Life As It Is

The cars are always worn, the back windows rarely can be opened because of missing door handles, and the windshields have so many cracks that they are waiting to fall in on your lap. If you are one of the three passengers in the front seat, this can be a dangerous ride. The driver shares his seat with one of them setting the stage for an accident waiting to happen.  On my second visit in 2010, I swore off public transport. Well its not really public, the cars are privately owned by individuals. If someone is wealthy they can own several cars and hire drivers for as little as $30 a month, a common wage in a country where a 16 ounce can of powdered milk costs $5 and less than fresh eggs cost $1.20 a dozen. A few of the taxi drivers own their own cars, and a few of  the motorcycle drivers own their bikes. But the bikers who drive for someone have to pay 3000 cfa ($6) a day to their boss. They pay their own gas out of the remaining 2000-3000 cfa and are left with $2-3 a day after working twelve hours a day. There is no money for helmets and when their mirrors break they don’t seem to be in a hurry to replace them. When I found out that a pair of mirrors cost $4, I bought several of the drivers I knew mirrors.  A cheap way to save everyone’s  life.


As I mentioned before, global warming appears to be making a statement in northwest Cameroon. Unwelcomed by all, there are torrential rains everyday. Most people earn money by selling in the market and on the streets but with the rainy season expanding from 6 months to 10 months, beginning by 2 pm each day, there is a short window of time to sell anything outside. Since everything is hand washed and line dried, you must be around to grab your half dried clothes before they get soaked.. So if you are taking a trip, start washing several days ahead.

Today was market day when all the surrounding villages come to sell. The rain started at noon and then at 1pm it stopped.  I ran to the outdoor market and while I was buying carrots still covered in fresh dirt, the skies darkened and within minutes the ground turned into quick flowing streams.  Wadding through water and people and holding on to wooden poles, I made my way to streets of slippery mud. In the crowd of people everywhere, I had one of the few umbrellas and raincoats.


One of the most serious problems is the large number of illiterate people. More children are going to school each year which is a positive change except the classes are growing so large that children who are average students can’t keep up.   At least 50% of the children who enter primary school quit at grade six.. Some of them can barely read or write. The condition of most government elementary schools is so appalling, many without any water and always without supplies, decent benches, no electric and it goes on and on.   The grammar school teachers are so poorly trained and so poorly paid. Their classes have 40 or more students.  It is amazing that anyone learns anything under these conditions. Another serious problem is that most of the students only speak English at school. When they go home they speak Pigin or their own tribal language. They have little practice hearing English so they eventually quit school.  One of the high schools which has had a good reputation, just had 60% of the 1700 student body fail the quarter.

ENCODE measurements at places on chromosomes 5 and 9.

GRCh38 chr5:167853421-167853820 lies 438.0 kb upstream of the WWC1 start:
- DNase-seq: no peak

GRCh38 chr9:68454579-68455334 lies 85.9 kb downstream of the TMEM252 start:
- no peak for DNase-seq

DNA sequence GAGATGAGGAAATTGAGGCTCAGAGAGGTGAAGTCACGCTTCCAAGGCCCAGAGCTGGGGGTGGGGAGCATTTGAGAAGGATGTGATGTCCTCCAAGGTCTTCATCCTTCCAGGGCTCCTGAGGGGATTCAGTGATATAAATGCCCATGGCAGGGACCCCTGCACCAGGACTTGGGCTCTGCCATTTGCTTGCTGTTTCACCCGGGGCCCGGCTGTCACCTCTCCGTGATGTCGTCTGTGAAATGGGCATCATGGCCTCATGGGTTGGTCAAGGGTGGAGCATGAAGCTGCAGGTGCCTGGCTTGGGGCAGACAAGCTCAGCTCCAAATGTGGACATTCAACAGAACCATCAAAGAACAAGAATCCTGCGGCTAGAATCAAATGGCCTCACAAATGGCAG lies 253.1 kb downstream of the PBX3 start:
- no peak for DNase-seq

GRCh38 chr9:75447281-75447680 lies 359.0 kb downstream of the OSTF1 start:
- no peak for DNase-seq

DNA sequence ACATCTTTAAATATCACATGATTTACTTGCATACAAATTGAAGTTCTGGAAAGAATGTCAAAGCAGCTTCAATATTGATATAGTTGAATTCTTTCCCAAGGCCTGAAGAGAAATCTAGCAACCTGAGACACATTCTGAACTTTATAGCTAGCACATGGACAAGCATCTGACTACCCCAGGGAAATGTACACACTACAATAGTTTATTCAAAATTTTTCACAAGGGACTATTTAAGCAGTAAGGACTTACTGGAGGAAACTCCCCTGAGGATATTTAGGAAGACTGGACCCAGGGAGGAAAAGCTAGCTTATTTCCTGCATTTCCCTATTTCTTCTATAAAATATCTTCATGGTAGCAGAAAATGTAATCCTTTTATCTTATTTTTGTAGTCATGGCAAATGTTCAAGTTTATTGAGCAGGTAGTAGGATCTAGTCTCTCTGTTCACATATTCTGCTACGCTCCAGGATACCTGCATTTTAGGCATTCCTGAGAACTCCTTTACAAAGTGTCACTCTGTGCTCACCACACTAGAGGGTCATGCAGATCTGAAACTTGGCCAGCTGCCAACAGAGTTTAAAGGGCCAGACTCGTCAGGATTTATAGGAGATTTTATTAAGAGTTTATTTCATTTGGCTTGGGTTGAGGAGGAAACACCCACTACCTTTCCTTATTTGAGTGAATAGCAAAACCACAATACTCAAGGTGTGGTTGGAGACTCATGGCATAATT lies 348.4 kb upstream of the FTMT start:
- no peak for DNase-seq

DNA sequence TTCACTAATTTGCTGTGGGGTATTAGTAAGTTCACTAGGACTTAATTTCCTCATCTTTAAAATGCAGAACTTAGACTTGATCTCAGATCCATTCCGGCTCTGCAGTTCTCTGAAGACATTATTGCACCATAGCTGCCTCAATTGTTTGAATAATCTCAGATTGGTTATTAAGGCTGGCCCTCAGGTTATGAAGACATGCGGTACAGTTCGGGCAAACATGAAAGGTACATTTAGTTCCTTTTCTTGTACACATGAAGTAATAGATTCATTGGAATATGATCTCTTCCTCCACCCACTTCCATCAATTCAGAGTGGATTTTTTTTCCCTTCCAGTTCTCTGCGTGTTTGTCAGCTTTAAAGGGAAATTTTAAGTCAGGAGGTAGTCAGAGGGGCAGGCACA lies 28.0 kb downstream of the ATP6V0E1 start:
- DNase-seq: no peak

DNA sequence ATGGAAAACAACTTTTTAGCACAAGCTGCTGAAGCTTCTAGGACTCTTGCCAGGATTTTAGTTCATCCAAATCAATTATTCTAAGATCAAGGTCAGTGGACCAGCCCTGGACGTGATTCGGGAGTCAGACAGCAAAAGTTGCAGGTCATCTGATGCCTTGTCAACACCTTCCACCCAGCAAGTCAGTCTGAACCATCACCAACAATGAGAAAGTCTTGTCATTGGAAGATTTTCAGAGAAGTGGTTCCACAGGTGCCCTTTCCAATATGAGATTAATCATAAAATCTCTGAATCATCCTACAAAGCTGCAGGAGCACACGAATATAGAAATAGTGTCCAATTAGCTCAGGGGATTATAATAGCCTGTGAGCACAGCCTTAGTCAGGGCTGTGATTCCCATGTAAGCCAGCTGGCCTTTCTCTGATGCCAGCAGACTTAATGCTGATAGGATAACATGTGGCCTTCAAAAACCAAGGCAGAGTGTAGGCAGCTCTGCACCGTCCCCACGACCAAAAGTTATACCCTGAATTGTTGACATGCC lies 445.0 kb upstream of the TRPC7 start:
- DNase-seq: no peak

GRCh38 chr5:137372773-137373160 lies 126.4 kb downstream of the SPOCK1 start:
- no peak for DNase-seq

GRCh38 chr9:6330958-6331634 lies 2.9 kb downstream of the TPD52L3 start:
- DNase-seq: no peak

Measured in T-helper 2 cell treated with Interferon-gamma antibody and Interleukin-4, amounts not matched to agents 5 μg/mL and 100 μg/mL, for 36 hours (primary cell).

The principal blamed the students for not working hard enough. I suggested teachers could be the problem. Another shocking bit of information was finding out that teachers are physically abusive with the students.  I had witnessed many cases of children being verbally attacked. Recently the sister of a friend had to go the hospital after her teacher beat her and yet he is still teaching the class.  Another young girl of 15 was seduced by her 32 year old teacher and now has a 2 month old baby.  A 23  year old girl has been in jail for four years for having had an abortion.


The other day one of my young 17 year old Muslim girl friends confided that her mother is trying to force her and her 14 year old sister to marry.  They said they would run away from home and find a way to pay their school fees to continue studying. Unfortunately divesting the family of their young girl children is still very common among Muslims here; a 25 year old motorcycle driver just married a 15 year old girl in his village. I offered to send her back to school but when he asked her family’s permission they refused.  Women’s liberation is far in the distant future in this culture.


Last year, the president, who has won every election since 1984, offered to make abortion legal but every religious order in this country vehemently protested and so we still have abortion here considered a crime of murder.  Luckily they have not resorted to burning these women at the stake like they did in the Dark Ages.






One Response to “Life As It Is”